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Publication numberUS6654235 B2
Publication typeGrant
Application numberUS 09/746,317
Publication dateNov 25, 2003
Filing dateDec 22, 2000
Priority dateJan 25, 2000
Fee statusLapsed
Also published asUS7002793, US20010048585, US20040085718, WO2001055825A1
Publication number09746317, 746317, US 6654235 B2, US 6654235B2, US-B2-6654235, US6654235 B2, US6654235B2
InventorsBruce Imsand
Original AssigneeBruce Imsand
Export CitationBiBTeX, EndNote, RefMan
External Links: USPTO, USPTO Assignment, Espacenet
Portable workstation computer
US 6654235 B2
Abstract
A portable workstation computer is disclosed. The computer includes a display assembly adapted to be mounted between a frontal concave member and a rearward concave member. A keyboard, mouse, and accessories may be stored in the frontal concave member. Processing, memory, and storage components are housed in the rearward concave member. The display assembly may be interposed between the frontal concave member and the rearward concave member in a briefcase configuration, forming a casing for the computer.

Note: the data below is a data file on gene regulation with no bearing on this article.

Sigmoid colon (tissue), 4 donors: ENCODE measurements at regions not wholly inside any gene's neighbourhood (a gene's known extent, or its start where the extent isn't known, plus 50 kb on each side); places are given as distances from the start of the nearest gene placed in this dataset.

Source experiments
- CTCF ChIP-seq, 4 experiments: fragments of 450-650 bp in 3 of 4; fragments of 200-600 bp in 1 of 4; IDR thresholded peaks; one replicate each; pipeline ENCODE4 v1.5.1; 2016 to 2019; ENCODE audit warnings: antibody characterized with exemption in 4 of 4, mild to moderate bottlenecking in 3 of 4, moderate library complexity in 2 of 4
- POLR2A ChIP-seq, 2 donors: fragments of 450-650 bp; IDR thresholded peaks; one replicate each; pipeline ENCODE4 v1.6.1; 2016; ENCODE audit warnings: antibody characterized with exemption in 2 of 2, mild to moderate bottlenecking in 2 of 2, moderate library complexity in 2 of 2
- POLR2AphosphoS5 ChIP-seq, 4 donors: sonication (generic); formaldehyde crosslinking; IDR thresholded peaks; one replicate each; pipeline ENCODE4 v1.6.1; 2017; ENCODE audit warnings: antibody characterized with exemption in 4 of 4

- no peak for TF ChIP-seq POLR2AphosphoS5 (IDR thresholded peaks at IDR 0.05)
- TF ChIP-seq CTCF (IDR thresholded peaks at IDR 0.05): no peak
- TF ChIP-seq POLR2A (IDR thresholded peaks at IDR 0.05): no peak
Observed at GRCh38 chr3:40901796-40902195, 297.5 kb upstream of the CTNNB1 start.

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Claims(47)
I claim:
1. A computer comprising:
processing, storage, and input/output components; and
removably attachable sections, said sections comprising:
a display assembly comprising a display and a display frame having a front face and a back face, said display mounted in said display frame;
a frontal concave member having a rearward opening adapted to mate with the front face of said display frame;